EAST LANSING, Mich. (AP) -- Trailing by 17 points at halftime,
Notre Dame faced a sobering reality: A season that began with so
much promise was about to be derailed by a second straight defeat.
The start to the Notre Dame coaching careers of Tyrone Willingham and Charlie Weis look eerily similar on paper. But whereas Willingham got booted out of South Bend after just three seasons (and a 21-15 record), Weis is signed on for another 10 years. Irish fans are hoping that Saturday's miraculous 40-37 comeback win over Michigan State represents a break with the past, and the first step of Notre Dame's ascent back into college football's elite with Weis at the helm.
W-L thru 14 games
L to Michigan, 38-0
L to Michigan, 47-21
L to Michigan State, 22-16
Beat Michigan State, 40-37
Coming off a blowout loss to Michigan, the Irish looked beaten
again -- still down 16 going into the fourth quarter. Meanwhile,
Michigan State looked unstoppable in front of a fired-up crowd.
"I think that at halftime the guys realized the season was
starting to fall away for us," Notre Dame coach Charlie Weis said.
"Everyone could feel the same thing. After the game we played last
week, and now we're down big at halftime ... it was basically 'Hey
fellas, what's it gonna be? Are we just going to be a bunch of
also-rans or are we going to come out here and give it a chance to
win the game?"
In stunning fashion, the Irish stepped up.
Cornerback Terrail Lambert capped a furious rally by returning
an interception 27 yards for a touchdown with 2:53 remaining to
give the 12th-ranked Fighting Irish a 40-37 victory over the
Spartans on Saturday night.
The loss shocked Michigan State (3-1) and its fans, who remained
in the stands despite heavy rain in the second half, convinced they
were going to see the Spartans beat the Irish (3-1) for the eighth
time in 10 meetings.
But it wasn't to be.
Lambert made sure of that, following up his score by ending the
Spartans' hopes moments later with a juggling interception of Drew
Stanton's pass in the closing seconds.
"Late in the game, I made some stupid mistakes," Stanton said.
That the decisive plays came from the Irish defense, exposed in
the loss to the Wolverines and for much of the game Saturday, may
have been the biggest surprise.
But the Irish offense also clicked late, led by quarterback
Quinn started slow, going just 2-of-8 for 6 yards in the first
quarter as Michigan State jumped out to a 17-0 lead.
But he finished 20-of-36 for 319 yards with five TDs against one
"Give all the credit to Notre Dame," Michigan State running
back Javon Ringer said. "They stepped up when they had to."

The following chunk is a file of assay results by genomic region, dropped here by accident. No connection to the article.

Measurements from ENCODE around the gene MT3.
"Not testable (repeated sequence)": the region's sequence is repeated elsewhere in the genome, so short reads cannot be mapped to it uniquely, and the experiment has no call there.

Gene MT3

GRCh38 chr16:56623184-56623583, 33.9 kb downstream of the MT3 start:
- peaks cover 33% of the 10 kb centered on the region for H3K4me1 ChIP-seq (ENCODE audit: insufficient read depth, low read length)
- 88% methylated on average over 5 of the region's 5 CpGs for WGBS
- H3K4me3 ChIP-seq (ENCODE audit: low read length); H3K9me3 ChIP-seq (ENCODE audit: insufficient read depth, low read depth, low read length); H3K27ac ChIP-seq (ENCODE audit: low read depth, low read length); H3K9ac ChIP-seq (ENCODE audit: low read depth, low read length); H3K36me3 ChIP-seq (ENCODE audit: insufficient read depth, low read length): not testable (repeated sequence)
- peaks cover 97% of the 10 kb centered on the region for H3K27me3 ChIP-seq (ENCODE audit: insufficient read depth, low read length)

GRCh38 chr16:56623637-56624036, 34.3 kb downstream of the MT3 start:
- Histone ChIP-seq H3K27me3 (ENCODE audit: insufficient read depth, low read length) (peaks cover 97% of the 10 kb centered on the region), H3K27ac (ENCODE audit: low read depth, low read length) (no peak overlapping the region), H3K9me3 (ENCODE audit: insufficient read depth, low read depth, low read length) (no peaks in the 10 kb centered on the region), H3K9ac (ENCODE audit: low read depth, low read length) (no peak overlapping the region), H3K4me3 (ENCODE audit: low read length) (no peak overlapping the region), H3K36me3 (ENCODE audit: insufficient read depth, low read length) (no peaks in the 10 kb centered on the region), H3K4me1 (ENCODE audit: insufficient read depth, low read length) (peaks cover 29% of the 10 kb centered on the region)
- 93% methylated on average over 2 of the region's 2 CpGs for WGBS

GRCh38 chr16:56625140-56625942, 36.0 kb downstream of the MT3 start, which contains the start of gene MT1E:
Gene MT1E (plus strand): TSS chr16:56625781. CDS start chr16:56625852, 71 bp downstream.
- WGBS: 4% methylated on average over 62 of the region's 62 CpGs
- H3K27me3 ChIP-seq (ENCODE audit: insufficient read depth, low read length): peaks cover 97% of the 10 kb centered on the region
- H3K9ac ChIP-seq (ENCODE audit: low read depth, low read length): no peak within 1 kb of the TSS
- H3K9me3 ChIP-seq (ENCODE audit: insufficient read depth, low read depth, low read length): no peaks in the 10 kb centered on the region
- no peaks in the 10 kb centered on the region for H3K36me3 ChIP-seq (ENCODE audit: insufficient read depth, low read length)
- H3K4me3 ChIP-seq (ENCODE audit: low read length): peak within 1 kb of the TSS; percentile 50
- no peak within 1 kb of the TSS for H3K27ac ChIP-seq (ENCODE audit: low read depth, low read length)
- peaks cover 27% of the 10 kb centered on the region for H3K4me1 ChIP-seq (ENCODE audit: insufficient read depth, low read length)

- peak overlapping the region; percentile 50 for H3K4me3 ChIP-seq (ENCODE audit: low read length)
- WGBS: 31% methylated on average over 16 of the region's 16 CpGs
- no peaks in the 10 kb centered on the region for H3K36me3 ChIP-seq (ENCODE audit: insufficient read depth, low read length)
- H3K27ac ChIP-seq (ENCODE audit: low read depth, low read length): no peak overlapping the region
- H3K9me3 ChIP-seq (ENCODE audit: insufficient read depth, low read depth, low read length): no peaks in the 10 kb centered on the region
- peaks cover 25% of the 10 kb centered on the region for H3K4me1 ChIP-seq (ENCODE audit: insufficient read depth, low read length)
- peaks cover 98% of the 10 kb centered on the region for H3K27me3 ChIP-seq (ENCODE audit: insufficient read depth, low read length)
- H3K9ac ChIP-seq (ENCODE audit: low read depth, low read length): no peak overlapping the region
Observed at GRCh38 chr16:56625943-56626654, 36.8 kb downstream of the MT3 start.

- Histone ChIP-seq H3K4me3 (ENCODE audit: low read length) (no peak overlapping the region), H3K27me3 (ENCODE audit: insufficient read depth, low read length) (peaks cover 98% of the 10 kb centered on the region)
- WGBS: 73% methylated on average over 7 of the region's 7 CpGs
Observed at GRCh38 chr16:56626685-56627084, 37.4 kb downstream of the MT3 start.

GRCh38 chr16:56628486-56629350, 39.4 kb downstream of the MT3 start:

McKnight's score was set up by another big play from the
defense. Notre Dame safety Chinedum Ndukwe stripped the ball from
Stanton and recovered it at the Michigan State 24 with about 6
Michigan State's Jehuu Caulcrick finished with 111 yards and a
TD on eight carries. Stanton ran for 53 yards, and completed 10 of
22 passes for 114 yards. He had two TD passes and the two
Michigan State looked like it might continue its recent good
fortune against the Irish, which included a 44-41 overtime victory
in South Bend last year after which a few Spartan players planted a
school flag near midfield.
The Spartans led this one 31-14 at halftime and looked as if
they should be preparing for another postgame celebration.
It was all Michigan State early, as the Spartans rolled up 260
yards of offense in the first half.
After forcing a Notre Dame punt, the Spartans scored on a
three-play, 73-yard drive on their first possession. The drive was
capped by a 34-yard touchdown pass from Stanton to Kerry Reed.
Notre Dame's Tom Zbikowski fumbled a punt that Michigan State's
punter, Brandon Fields, recovered at the 50. The Spartans scored on
a trick play, with receiver Matt Trannon throwing a 26-yard TD pass
to a wide-open Javon Ringer.
Brett Swenson added a 32-yard field goal late in the first
quarter to make it 17-0.
But the Spartans struggled in the second half as turnovers and
penalties cost them.
"We just made two many mistakes when it counted," Michigan
State coach John L. Smith said. "We couldn't sustain drives."
The teams were meeting for the 70th time and Notre Dame holds a
44-25-1 edge in the series.
This year also marks the 40th anniversary of the famous 10-10
tie between the two programs, the 1966 'Game of the Century.' The
Spartans retired the No. 95 jersey of defensive end Bubba Smith, a
star of the '66 team who was picked No. 1 overall by the Baltimore
Colts in the 1967 NFL draft.
Weis said after the win that he would give Ara Parseghian, the
coach of Notre Dame's 1966 team, a ball from Saturday's game.